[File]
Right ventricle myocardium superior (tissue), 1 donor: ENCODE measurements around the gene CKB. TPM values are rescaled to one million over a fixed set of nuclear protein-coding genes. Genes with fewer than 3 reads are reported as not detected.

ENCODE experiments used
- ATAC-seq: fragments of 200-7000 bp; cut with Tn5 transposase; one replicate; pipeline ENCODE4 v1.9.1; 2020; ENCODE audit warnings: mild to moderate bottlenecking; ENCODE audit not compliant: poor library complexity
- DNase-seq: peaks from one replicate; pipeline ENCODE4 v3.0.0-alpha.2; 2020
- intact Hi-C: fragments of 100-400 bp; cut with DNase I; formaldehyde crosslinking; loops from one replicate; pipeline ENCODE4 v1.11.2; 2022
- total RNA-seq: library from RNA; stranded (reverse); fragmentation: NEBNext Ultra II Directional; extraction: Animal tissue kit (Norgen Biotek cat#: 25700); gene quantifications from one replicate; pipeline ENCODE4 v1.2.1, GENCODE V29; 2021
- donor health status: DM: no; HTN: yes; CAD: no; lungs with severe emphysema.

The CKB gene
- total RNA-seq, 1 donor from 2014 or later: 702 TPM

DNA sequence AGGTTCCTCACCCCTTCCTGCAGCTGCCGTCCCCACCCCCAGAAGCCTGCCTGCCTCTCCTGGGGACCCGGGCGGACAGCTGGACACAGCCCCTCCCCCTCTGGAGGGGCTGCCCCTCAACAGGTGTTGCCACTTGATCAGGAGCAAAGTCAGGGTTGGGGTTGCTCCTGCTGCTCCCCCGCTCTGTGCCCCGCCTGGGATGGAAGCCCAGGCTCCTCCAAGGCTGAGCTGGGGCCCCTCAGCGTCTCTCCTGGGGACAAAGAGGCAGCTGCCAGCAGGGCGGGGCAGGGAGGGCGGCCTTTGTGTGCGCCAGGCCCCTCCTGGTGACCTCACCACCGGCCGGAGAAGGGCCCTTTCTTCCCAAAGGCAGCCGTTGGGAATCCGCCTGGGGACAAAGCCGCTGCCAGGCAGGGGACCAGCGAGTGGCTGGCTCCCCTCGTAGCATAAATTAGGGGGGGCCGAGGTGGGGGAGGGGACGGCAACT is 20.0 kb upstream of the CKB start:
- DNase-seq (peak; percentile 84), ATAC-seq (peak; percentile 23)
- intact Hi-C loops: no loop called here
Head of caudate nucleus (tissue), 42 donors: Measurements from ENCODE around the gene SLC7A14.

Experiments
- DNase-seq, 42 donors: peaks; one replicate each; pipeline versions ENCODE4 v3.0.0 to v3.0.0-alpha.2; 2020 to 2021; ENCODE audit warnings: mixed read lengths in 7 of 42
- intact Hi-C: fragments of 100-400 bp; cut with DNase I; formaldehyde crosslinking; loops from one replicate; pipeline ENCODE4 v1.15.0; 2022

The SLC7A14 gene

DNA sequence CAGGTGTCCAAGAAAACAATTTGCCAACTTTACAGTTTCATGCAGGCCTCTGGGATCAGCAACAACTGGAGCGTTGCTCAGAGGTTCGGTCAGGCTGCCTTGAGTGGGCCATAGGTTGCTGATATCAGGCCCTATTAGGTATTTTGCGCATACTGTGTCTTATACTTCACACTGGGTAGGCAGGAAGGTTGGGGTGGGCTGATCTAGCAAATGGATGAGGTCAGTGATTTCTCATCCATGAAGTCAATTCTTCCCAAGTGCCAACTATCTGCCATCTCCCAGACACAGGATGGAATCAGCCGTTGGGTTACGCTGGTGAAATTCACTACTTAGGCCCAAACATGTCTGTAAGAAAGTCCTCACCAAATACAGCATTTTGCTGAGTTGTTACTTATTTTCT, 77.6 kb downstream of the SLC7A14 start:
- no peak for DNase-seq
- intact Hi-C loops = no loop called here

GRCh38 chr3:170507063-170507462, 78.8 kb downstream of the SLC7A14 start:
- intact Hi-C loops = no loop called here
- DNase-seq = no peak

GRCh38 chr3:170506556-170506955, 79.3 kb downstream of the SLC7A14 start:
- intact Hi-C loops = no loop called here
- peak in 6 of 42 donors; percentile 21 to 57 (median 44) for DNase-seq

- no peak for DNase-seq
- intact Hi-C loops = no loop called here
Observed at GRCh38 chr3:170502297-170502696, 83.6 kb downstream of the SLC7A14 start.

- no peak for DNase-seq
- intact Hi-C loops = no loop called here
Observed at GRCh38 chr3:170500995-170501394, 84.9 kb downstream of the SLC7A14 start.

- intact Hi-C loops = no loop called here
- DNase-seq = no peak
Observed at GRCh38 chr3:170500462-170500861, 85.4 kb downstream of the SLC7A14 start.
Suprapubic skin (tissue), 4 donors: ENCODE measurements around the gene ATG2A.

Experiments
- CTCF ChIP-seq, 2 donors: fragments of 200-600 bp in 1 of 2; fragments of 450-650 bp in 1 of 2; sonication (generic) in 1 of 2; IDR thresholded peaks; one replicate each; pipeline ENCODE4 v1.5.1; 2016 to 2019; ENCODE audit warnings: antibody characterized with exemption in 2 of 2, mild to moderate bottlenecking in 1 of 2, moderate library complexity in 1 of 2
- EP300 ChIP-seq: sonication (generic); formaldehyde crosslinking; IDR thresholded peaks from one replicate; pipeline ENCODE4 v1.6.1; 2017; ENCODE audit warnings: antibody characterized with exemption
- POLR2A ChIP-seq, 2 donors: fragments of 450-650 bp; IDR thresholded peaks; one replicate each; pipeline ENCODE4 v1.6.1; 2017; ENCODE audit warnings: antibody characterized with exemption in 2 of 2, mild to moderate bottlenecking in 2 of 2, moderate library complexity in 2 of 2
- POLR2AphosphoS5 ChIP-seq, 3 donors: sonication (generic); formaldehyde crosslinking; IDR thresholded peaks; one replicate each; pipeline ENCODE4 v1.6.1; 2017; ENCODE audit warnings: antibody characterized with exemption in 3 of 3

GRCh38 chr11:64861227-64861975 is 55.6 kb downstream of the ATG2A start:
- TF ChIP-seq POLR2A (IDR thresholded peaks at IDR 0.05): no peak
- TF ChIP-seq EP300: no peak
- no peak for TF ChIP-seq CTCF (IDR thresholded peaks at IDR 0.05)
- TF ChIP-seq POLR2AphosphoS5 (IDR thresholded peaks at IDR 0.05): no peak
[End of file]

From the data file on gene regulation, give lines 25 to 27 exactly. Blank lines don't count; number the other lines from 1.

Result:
- intact Hi-C loops = no loop called here
- peak in 6 of 42 donors; percentile 21 to 57 (median 44) for DNase-seq

- no peak for DNase-seq